Sometimes, when my cousin Mike and I are hanging out around his pool, just relaxing, we like to talk about investing strategies.
Usually, we end up debating about our IRA’s (Individual Retirement Accounts). Both of us are pretty successful guys, with Mike and his wife being what I consider high-income earners. Mike’s beef is that working his IRA account (self-directed that is) on a regular basis is a lot of work.
I really can’t argue with him there, as it can take quite a bit of effort to find enough deals to deploy capital into, which are fairly safe and also provide a nice yield.
But, that’s just one part of the problem. I pointed out, remembering from my financial planning days, a crazy statistic on how most retirement money never actually gets spent by the retiree(s). Instead, the bulk is eaten up by taxes, with whatever’s left going to their heirs.
So, Mike’s point is what the hell are we doing all of this self-directed IRA work for anyway, if we’re never going to get to spend it?
In fact, if we really need our IRA money to live on, we’ve got bigger problems. In other words, we should just have another cocktail, or maybe a cigar, and just continue hanging out around the pool.
But, then I pointed out to him how much he likes his daughter and that he could lower her tax burden and maybe set her up down the road. I asked him if he ever considered the IRA Stretch.
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What is the IRA Stretch?
Although much content is available online about this strategy, the Investopedia definition of Stretch IRA actually describes it very accurately:
“An estate planning concept that is applied to extend the financial life of an Individual Retirement Account (IRA) across multiple generations. A stretch IRA strategy allows the original beneficiary of an IRA to distribute assets to a designated second-generation beneficiary, or even a third- or fourth-generation (or more) beneficiary.
By using this strategy, the IRA can be passed on from generation to generation while beneficiaries enjoy tax-deferred and/or tax-free growth as long as possible. The term “stretch” does not represent a specific type of IRA; rather it is a financial strategy that allows people to stretch out the life – and therefore the tax advantages – of an IRA.
Stretching out an IRA gives the funds in the IRA more time – potentially decades – to compound tax-deferred. This provides the opportunity to grow the funds significantly for future generations.
With a traditional IRA, the owner has to begin taking the required minimum distribution (RMD) by April 1 of the year after turning 70.5.
The RMD is calculated by taking the account balance on December 31 of the previous year, and dividing that number by the number of years left in the owner’s life expectancy (as listed in the IRS’ ‘Uniform Lifetime’ table.) Each year, the RMD is calculated by dividing the account balance by the remaining life expectancy.
Non-spousal heirs of any age, regardless of the type of IRA, must take RMDs based on their life expectancy. The younger the beneficiary, the lower the RMD, which allows more funds to remain in the IRA to stretch the IRA over time.”
Implementing the Stretch IRA
Most folks like my cousin just make their spouse the beneficiary.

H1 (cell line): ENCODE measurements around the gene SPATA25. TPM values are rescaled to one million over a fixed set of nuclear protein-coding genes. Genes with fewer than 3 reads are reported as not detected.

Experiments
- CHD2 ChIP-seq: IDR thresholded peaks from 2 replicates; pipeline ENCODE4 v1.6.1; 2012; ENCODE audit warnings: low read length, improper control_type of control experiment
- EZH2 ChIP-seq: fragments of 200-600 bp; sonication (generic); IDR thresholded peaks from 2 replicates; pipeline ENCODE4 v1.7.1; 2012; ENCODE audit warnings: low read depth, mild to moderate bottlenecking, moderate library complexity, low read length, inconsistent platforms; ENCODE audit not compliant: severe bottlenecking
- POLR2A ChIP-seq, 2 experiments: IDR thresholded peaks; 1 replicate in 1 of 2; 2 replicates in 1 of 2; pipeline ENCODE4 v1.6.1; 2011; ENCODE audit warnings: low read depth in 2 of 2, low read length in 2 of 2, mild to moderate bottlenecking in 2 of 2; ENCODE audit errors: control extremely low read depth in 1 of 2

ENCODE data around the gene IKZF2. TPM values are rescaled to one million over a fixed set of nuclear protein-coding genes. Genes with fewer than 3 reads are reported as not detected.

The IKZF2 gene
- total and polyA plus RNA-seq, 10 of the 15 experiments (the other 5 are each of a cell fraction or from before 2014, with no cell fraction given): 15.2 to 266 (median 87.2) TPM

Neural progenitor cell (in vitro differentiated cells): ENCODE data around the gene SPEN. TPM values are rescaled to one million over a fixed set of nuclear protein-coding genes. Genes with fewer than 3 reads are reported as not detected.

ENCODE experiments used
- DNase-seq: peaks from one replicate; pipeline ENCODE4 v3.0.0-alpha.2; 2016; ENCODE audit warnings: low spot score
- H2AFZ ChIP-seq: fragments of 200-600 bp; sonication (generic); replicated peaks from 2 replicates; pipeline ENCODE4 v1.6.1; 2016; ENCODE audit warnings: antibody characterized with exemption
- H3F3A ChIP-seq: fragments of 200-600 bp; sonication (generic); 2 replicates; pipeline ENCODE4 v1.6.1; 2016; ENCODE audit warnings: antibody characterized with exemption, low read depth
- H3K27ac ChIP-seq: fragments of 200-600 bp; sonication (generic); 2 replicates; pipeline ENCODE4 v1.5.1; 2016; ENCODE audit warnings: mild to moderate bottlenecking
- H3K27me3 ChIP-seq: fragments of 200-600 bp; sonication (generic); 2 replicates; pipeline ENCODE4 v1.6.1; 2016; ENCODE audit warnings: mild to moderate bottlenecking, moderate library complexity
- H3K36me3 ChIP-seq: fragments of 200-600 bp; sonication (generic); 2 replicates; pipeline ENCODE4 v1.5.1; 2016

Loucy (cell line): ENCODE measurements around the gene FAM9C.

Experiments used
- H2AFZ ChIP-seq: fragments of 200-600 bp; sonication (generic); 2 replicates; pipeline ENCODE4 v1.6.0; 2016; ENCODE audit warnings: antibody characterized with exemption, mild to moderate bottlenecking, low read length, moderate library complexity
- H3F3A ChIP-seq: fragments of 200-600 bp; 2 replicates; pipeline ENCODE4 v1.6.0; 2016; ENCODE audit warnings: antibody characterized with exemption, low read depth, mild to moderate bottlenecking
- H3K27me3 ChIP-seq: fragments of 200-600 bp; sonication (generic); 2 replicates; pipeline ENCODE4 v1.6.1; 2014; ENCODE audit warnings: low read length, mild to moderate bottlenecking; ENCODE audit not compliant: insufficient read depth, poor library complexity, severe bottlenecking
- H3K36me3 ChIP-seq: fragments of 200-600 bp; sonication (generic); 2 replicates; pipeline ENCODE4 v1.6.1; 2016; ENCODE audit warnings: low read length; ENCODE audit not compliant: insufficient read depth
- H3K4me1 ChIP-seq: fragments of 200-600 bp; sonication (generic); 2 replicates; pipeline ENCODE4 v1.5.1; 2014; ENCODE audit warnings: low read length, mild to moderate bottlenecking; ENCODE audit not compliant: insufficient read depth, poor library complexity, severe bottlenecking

If he does that, she will have a few options on when she starts taking distributions depending on her age, but at the end of the day the money that was once part of his account will be made available and taxed over her remaining lifespan.
If Mike were to employ the IRA stretch concept, especially since there is a low likelihood he and his wife would ever need the money anyway, he could make his daughter the beneficiary.
This will possibly reduce or defer inheritance taxes, while giving his account more years to compound and grow since his daughter has a longer lifespan than his wife, thus stretching out the number of years they can spread out distributions from the account.
Personally, I’m taking it a step further with my grandson being beneficiary, since I already know my spouse and kids are pretty well set.
Threats to the Stretch
Obviously, we all want to avoid taxes, so it’s very important it is to have the right advisor (see article: Who’s Your Financial Advisor?).
But, it’s also just as important to teach your heirs how these things work. If you’ve already passed and they don’t understand, then guess who wins…the government.
Another potential threat to the stretch is legislation. In a recent decision by the US Supreme Court, it stated that inherited IRAs are not ‘retirement funds’ according the bankruptcy code and thus not protected.
Now, when doing estate planning, you’ll need to be more particular than ever when considering potential beneficiaries of your IRAs. I’m sure a properly worded trust can protect the assets from the financially distressed beneficiary.
But, I’m just thinking of pouring another drink and maybe taking another dip in my cousin Mike’s pool, so I certainly don’t blame those who think it’s too much work.
Regardless, the IRA Stretch is a valuable and underutilized estate planning strategy, especially for those who are establishing a portfolio of notes or real estate properties, which have enough liquidation value or will produce enough cash flow to support them in their retirement years.
So, for those on BiggerPockets, what strategies are you employing or considering for your estate planning? And, how far are you stretching your IRA?
Be sure to leave your comments below!